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Rubbish collections and creating jobs - your priorities for the city council
RUBBISH collections and creating more jobs are the things that matter most in Worcester, according to a survey of how you would spend taxpayers’ cash.
A major study has just been published into what households across the Faithful City believe should be kept as spending priorities.
Around 200 people took part in the city council’s online budget simulator, which will be used to earmark future spending.
Maintaining rubbish and recycling pick-ups was cited as the most vital element of current council activity, followed by measures to help the city’s economy.
Keeping the streets clean was then cited as the third most important spending area, with residents saying even in tough times they want it maintained at the very least.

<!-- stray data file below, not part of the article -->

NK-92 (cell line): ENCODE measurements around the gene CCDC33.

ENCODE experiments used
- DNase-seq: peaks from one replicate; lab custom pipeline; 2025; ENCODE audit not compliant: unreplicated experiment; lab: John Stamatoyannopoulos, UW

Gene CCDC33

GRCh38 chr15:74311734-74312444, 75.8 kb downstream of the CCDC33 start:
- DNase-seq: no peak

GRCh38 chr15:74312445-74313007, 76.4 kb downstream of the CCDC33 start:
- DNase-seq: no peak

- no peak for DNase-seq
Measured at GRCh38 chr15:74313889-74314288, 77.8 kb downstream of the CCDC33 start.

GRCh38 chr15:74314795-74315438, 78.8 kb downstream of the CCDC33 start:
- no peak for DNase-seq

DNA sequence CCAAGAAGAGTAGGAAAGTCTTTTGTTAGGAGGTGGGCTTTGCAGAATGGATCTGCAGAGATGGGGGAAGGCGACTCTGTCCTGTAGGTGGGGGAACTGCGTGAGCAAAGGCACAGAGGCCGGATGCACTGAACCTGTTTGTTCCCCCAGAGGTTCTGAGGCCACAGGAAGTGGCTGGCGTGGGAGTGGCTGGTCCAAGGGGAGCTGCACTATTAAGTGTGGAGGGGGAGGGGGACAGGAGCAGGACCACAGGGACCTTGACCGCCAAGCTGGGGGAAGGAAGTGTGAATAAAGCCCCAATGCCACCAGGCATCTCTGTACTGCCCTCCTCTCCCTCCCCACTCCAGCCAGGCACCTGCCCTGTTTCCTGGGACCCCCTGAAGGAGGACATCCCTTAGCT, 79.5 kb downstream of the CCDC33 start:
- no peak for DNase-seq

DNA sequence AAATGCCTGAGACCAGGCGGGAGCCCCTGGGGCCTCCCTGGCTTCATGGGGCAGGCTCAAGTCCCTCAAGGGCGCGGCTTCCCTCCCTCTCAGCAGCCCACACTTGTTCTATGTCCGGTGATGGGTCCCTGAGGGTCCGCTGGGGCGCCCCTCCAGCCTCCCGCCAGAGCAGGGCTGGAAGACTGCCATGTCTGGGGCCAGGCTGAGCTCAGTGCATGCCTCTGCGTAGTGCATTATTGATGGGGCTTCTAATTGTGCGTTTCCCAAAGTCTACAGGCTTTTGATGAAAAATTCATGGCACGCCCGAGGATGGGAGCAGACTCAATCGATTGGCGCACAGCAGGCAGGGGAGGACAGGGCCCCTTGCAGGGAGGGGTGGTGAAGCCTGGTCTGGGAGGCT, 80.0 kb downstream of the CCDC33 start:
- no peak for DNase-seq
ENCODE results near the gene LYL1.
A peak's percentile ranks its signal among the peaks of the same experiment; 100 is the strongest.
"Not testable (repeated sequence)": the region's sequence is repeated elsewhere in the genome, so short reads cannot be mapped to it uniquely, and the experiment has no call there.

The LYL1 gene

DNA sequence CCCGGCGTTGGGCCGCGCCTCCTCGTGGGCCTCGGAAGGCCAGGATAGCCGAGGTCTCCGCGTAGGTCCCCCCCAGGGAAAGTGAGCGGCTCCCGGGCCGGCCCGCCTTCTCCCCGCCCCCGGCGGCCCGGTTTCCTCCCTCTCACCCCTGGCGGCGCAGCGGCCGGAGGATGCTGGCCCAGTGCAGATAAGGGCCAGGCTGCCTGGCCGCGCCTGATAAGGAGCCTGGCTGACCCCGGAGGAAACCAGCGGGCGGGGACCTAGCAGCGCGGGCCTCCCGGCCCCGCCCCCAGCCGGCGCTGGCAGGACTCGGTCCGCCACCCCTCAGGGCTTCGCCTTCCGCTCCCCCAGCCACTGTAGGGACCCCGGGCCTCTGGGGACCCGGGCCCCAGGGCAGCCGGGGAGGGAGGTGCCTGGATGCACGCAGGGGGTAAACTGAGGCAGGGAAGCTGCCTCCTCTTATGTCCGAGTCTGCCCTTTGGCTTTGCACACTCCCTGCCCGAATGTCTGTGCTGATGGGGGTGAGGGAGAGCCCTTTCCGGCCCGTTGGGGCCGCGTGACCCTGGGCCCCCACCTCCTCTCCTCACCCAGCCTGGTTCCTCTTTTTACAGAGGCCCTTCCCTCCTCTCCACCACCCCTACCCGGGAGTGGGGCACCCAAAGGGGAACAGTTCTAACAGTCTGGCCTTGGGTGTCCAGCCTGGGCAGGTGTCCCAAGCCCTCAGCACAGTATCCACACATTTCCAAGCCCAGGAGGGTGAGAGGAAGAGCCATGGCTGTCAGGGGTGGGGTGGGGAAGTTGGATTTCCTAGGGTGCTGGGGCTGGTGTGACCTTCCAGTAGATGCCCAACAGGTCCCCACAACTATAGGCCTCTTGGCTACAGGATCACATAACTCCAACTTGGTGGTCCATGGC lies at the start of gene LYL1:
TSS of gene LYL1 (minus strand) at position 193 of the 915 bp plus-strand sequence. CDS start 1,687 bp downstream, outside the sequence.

Helping homeless people, protecting the environment and making sure Worcester is safe were the next most important spending areas for residents.
Right at the bottom of households’ spending priorities was being kept informed about the council, followed by cultural services.
Car parks and parking enforcement was cited as the third lowest priority - suggesting taxpayers’ can stomach less investment there.
The findings were calculated by asking residents to create their own simulated budget - suggesting if they would increase or decrease investment in each area.
As part of the survey, they were forced to limit council tax increases to two per cent and told about the consequences for each individual decision.
The likes of tourism, public toilets, planning, building control and conservation all ended up midtable, suggesting none of them are deemed major priorities in the current climate.
As your Worcester News revealed last month, the authority is preparing to cut upwards of £3m from spending by 2017/18.
The results will be discussed by the Labour cabinet, which is meeting at the Guildhall from 7pm tonight.
Councillor Lynn Denham, cabinet member for customer services, said: “It’s been very useful - it has enabled people to participate in a budget setting and give their views on it in a way they haven’t been able to before.
“It also gives people an insight into the position the council is in, it’s extraordinarily difficult to balance the books.”
The feedback will be used to help form the 2014/15 budget.
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